Maglev Metro board game components

Solo Mode Thoughts

The solo mode of Maglev Metro is quite a different beast from the standard multiplayer version.  In multiplayer, the end game is triggered when at least one of each Commuter station is built and the bag is empty of Passengers.  While this does act as a “clock” per se, you should have plenty of time to get a large amount of the Victory Point-yielding achievements accomplished.  In the solo mode, the game lasts for as long as there are Passengers in the bag.  Because a player is only removing three Passengers of each color to start the solo game, there will be a number of Robot Workers placed in the bag to start.  Before each turn, the player will remove a Robot from the bag and once these are out, the game is over.

Maglev Metro board game being played on a table.

In effect, the game will last longer as you unlock more and more of the Commuter Tokens.  This sounds all fine and dandy until you get to the scoring portion of the solo mode, and find out that each round you played goes against you as a negative point.  This means that every time you unlock Commuters to extend the game, you better have a plan to overcome those negatives with points.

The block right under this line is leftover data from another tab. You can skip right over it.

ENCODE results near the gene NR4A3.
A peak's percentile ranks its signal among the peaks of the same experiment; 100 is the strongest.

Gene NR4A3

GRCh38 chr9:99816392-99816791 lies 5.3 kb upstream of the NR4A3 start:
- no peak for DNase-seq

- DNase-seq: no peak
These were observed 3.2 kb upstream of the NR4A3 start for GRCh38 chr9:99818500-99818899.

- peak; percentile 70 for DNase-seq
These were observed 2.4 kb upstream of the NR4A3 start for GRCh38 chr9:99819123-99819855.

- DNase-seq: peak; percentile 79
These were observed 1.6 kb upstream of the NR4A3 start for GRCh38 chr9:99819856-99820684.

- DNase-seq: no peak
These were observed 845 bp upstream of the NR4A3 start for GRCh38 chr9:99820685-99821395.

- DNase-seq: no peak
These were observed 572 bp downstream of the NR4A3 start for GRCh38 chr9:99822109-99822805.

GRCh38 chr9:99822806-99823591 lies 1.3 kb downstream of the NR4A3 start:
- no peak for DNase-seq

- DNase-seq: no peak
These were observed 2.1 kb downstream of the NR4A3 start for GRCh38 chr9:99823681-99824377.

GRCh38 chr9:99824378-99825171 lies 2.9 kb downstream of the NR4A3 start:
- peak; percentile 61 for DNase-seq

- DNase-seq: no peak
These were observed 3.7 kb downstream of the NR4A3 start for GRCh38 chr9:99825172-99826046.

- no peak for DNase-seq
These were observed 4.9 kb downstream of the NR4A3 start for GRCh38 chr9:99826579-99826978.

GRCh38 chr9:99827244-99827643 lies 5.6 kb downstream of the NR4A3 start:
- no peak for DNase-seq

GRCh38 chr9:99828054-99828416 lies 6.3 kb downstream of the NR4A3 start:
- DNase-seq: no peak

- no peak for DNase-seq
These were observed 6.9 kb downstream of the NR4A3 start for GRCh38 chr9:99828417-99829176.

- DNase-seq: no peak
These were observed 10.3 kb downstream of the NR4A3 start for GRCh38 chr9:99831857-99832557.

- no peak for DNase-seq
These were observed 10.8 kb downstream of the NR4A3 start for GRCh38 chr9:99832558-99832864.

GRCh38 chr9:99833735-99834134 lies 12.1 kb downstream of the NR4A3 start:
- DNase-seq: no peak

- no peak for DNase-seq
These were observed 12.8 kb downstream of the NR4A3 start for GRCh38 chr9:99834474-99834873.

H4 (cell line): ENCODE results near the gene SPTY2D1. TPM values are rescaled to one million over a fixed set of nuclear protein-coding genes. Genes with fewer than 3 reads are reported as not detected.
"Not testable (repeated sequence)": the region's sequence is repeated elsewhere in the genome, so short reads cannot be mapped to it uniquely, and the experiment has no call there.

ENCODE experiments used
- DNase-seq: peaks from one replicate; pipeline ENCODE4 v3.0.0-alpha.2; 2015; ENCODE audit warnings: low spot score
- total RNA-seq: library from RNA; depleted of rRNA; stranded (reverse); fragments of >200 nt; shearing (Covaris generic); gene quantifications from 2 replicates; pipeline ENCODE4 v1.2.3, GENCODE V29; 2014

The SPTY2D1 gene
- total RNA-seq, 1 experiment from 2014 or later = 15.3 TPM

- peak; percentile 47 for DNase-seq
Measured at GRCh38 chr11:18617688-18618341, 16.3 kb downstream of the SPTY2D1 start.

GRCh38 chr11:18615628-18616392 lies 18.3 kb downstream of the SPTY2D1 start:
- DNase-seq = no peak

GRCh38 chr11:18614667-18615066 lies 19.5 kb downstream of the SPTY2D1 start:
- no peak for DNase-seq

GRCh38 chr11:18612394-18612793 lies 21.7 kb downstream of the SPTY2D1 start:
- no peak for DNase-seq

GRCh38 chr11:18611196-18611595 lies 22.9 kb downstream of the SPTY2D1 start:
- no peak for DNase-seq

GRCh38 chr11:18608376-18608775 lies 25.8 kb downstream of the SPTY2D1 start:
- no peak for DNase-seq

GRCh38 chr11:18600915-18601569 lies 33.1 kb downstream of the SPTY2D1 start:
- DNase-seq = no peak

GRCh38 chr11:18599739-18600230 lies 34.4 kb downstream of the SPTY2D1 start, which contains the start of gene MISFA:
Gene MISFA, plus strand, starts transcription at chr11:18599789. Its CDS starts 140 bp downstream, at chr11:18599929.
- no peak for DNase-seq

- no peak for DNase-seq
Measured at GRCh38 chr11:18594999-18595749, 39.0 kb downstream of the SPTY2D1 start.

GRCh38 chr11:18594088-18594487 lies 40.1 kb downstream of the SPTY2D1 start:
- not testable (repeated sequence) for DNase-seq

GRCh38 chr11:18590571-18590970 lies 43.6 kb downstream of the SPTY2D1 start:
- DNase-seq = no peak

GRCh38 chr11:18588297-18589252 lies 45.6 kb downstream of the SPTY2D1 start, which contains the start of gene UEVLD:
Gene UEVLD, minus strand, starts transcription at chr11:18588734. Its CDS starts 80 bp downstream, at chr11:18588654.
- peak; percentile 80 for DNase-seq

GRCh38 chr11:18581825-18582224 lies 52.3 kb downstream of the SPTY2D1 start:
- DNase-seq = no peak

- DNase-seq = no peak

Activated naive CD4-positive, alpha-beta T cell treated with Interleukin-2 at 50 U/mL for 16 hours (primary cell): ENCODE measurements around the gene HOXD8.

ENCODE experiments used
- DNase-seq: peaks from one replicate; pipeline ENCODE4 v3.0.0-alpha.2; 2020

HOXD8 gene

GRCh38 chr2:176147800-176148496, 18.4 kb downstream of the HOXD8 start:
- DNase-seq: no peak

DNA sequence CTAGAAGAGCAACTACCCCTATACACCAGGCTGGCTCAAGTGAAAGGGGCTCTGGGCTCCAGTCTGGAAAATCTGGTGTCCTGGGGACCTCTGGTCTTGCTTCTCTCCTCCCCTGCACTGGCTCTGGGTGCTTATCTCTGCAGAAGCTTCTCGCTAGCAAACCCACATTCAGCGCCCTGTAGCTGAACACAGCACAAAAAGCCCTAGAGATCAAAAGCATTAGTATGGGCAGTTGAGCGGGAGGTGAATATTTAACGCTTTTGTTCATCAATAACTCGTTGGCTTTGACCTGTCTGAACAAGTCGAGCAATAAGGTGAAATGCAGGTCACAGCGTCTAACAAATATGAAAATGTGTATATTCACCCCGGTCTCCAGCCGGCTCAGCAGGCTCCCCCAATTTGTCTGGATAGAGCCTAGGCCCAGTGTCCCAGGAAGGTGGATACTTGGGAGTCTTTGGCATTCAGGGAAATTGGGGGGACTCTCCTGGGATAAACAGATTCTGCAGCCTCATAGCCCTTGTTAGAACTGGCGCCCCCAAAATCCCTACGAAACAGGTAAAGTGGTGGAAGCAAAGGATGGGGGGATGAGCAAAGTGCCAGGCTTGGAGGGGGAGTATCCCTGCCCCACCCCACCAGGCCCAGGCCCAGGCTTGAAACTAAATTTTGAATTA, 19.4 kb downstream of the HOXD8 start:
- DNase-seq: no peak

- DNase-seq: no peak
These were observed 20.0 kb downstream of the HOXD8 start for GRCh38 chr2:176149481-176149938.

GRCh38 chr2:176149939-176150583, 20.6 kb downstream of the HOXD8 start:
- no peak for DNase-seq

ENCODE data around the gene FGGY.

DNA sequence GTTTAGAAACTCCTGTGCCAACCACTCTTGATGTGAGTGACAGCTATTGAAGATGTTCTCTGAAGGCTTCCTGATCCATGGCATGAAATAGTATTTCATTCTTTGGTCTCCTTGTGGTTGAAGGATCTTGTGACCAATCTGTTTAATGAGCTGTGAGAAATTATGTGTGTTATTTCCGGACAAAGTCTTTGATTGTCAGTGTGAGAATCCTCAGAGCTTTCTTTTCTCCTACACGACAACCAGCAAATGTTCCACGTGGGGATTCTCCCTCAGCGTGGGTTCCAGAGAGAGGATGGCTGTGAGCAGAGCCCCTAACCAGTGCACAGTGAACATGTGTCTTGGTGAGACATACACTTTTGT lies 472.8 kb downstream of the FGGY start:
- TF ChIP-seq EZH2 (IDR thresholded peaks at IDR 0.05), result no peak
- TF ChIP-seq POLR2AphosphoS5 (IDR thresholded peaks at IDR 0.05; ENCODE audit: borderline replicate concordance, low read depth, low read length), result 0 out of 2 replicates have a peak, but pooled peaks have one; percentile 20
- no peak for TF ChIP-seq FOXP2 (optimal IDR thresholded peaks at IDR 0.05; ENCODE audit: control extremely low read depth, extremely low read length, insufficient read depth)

To be honest, I’m not good at all at the solo mode but I still find it fun and intriguing.  I’ve come back to this almost 10 times in my first month of owning it as it just gives the player a great feeling of satisfaction when they see their hard work come to fruition and the well-oiled machine of their subway, humming along, swiftly picking up Passengers and dropping them off where they wish to go.


Maglev Metro came out of nowhere for me.  Someone on Mastodon recommended it to me and though I had never even seen it mentioned, it looked like it was going to tick almost all of the boxes for me.  It has been great fun to try to overcome with the two maps it ships with and the fact that they are putting out more dual-sided boards to add maps and mechanics to the game, is wildly underrated.  If you like engine building, pick up and delivery, or you’re just looking for something that might play slightly different from other games in your collection, definitely check out Maglev Metro.